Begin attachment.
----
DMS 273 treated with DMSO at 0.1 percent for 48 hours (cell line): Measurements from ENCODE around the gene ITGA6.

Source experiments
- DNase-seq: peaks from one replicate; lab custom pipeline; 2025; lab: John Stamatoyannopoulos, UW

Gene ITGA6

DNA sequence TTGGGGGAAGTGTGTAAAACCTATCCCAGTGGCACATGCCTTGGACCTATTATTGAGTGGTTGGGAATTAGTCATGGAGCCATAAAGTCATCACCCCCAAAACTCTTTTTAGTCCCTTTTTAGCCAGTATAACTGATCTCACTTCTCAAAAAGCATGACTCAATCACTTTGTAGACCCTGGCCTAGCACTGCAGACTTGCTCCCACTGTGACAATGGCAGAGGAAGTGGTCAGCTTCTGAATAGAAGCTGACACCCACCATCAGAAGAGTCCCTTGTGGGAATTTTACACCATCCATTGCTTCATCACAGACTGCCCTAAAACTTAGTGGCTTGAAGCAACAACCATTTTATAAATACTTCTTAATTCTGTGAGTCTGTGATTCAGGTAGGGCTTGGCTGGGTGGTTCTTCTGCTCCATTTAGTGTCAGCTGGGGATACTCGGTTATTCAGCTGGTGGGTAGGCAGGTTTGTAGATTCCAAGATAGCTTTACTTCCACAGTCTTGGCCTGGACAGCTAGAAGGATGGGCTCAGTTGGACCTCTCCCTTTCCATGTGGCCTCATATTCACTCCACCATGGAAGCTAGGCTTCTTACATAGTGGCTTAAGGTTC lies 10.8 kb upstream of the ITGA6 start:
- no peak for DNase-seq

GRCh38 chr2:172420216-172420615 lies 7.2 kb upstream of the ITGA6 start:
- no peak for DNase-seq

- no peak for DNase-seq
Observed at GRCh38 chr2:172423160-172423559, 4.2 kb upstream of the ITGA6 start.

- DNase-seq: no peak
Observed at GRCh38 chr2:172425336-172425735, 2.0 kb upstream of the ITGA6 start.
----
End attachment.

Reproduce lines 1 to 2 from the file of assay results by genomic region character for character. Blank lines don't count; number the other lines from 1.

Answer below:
DMS 273 treated with DMSO at 0.1 percent for 48 hours (cell line): Measurements from ENCODE around the gene ITGA6.

Source experiments